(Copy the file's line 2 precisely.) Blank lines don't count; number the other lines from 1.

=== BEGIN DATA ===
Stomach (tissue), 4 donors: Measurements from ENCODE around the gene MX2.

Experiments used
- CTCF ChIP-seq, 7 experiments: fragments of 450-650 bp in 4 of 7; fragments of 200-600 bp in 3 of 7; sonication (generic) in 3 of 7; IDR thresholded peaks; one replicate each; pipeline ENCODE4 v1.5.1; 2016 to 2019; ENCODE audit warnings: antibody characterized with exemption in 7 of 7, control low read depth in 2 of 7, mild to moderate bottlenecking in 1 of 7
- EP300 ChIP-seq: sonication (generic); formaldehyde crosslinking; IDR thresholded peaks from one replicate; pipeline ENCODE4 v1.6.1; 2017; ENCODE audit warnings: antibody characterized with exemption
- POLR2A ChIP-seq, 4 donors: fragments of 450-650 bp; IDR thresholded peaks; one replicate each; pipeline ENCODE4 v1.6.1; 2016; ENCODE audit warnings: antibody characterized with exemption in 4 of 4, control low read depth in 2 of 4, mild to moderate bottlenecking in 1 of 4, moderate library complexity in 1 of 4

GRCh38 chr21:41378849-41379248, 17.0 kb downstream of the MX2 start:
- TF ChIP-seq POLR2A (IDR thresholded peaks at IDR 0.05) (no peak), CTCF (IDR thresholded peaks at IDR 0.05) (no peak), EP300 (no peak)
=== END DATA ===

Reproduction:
Experiments used